(Article written by Dr. Megan Osborne)
I was up to my elbows in peanut butter preparing lunch recently while my kids were watching a cartoon. Lost in my own thoughts, I was brought back to the moment when I overheard the main character of the cartoon say, “Exercise is just another word for play!” Brilliantly put. Incredible the things gleaned from a preschool cartoon!
I am often asked about how to teach both children and adults healthy exercise lifestyle. In my private practice I deal so often with the “reintroduction” of exercise to clients who deal with exercise addictions with or without a clinical diagnosis of an eating disorder.
The mindset of these clients is strict – calories in, exercise out. Their minds are fast-working calculators: If I eat X many calories, then I must exercise for X many minutes in order to avoid weight gain… This becomes a problem as the joy of movement is replaced by the anxiety of weight management. Exercise is not much fun when it becomes a stronghold or an idol in our lives, and this is most definitely not what God has in mind for His children.
When I am speaking to people about exercise, I always work first from the discussion of how God made our bodies as physical beings. Exercise is important for the body to function optimally. Part of honoring our bodies is fueling it properly and moving it properly.
The most important things to consider about exercise is that it is something you ENJOY doing and that you look FORWARD to doing every day. In other words, this is our PLAY!
We should take cues from our children. Have you ever sat in wonderment at the amount of energy children devote to play?
Exercise should not be something we dread. We should always factor in our God-given temperament/personality. Are you drawn to social exercise to connect with girlfriends or do you need to be recharged with solitude in solo runs or walks alone? Asking yourself these questions will help you find the exercise outlet that is right for you.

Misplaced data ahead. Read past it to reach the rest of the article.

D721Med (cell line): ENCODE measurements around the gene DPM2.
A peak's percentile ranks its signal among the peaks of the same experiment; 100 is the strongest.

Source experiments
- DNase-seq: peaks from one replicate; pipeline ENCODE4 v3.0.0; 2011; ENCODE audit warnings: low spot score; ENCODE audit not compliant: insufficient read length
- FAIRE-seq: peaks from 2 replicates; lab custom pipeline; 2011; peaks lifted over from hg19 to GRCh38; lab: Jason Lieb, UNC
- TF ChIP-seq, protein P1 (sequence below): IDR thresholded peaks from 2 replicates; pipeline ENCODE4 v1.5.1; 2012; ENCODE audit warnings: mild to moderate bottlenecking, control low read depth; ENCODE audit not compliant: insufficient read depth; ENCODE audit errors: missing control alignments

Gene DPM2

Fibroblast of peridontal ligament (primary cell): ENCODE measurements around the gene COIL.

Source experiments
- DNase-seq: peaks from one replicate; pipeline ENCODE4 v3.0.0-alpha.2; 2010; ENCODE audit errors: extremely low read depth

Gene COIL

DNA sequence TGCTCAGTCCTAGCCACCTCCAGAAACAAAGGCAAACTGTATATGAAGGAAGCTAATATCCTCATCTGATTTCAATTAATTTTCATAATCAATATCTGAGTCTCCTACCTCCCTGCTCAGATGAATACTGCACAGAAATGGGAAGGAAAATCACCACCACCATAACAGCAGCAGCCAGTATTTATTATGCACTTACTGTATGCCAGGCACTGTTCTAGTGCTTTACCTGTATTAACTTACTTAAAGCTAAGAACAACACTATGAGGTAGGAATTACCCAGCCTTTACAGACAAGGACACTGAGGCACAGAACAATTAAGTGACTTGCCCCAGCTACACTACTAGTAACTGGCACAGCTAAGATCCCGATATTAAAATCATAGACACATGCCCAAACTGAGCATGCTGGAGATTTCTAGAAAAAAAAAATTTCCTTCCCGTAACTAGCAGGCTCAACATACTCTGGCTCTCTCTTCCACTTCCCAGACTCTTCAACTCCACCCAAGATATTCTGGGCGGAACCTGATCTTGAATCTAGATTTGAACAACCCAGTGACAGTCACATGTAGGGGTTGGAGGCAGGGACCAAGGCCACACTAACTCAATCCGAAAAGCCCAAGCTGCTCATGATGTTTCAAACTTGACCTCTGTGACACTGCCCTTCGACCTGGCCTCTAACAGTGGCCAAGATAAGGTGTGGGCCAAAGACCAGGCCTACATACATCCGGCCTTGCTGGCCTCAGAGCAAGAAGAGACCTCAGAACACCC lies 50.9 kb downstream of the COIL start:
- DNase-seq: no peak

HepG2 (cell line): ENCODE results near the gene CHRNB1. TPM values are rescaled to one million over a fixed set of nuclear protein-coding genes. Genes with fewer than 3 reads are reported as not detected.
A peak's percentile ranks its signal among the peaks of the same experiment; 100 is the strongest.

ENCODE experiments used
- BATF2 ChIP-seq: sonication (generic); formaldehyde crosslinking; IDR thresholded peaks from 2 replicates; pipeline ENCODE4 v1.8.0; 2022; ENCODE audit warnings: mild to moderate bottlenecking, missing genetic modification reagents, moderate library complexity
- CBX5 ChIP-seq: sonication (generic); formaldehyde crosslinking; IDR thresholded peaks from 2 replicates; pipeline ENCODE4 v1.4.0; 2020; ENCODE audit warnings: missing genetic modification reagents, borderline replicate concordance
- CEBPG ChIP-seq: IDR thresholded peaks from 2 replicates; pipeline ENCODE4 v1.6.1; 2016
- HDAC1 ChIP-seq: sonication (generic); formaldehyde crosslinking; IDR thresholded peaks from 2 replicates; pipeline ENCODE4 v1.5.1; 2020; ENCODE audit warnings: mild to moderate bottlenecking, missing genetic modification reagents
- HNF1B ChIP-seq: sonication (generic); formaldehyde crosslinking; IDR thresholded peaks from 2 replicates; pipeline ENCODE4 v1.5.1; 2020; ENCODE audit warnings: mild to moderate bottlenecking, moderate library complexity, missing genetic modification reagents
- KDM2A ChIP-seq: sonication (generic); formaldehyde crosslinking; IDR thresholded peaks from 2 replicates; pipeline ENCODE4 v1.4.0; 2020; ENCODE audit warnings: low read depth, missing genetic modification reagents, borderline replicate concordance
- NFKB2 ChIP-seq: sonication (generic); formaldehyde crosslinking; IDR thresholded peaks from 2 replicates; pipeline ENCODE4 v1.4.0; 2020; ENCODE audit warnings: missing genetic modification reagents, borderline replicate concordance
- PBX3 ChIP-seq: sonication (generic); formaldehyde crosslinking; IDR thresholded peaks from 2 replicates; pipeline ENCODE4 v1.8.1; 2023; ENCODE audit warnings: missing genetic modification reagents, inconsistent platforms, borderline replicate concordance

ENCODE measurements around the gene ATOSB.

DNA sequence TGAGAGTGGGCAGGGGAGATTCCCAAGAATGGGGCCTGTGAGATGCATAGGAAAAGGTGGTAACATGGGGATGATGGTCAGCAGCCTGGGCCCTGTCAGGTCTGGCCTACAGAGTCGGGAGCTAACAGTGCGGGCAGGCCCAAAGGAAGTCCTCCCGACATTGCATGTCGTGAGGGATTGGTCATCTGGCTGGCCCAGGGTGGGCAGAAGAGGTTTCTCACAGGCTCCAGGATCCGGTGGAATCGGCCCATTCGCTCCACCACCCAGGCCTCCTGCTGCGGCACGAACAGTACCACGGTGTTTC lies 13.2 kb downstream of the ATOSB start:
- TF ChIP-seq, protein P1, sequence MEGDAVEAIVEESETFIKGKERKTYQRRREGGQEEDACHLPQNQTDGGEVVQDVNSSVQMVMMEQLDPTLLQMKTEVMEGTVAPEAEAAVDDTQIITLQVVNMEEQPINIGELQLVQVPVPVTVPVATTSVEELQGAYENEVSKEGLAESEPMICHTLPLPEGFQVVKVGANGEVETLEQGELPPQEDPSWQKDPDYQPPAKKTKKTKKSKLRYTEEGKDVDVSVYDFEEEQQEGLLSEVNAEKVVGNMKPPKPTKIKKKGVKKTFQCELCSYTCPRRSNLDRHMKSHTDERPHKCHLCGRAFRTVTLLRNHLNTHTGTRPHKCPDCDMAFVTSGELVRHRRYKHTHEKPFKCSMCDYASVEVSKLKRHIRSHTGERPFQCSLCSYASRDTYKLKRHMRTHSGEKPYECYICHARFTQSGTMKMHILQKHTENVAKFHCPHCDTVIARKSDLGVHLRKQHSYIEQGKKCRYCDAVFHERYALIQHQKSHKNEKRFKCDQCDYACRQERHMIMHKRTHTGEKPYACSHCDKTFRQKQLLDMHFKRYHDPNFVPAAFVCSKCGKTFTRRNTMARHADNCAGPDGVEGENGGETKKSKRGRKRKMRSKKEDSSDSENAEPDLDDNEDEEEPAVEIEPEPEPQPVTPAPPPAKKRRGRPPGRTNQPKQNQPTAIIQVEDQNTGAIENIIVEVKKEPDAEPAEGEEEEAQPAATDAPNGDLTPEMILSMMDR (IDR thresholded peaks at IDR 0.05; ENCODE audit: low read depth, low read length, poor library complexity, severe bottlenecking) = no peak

It’s also important to consider that exercise changes as our lifestyles change. For example, in my college years before I had children, I would enjoy training for half-marathons with girlfriends. After getting married and having kids, my exercise gradually evolved to solo daily walks as part of my quiet time with God. Other moms enjoy spinning classes or swimming as their “mommy-break.”
In my life currently, as I balance my private practice/writing/speaking schedules, I do not have the time to devote away from my little ones to fill my physical activity needs. For me, physical activity is playtime with my children.
When I brought my daughter home from the hospital to her active one-year old brother, my physical activity immediately became to keep up with him while my daughter was strapped tightly to my body. Now that I have running 2 and 3 year olds, my goal is to keep up with their every step when we go the park or play in the backyard. Although I regularly schedule play dates with other moms to visit, I also regularly schedule time alone to play alongside of my children. And the best part? They love it.
When I physically join my children in playtime I always make a point to share how blessed we are to have a body designed by God for us to move about and enjoy the world around us. I tell them that our fingers, arms, knees, legs, and feet are gifts from the Creator.
May this week bring many opportunities for you to purposely join your child for playtime. Share with them in the gift of movement and exercise because it truly is just another word for “play.”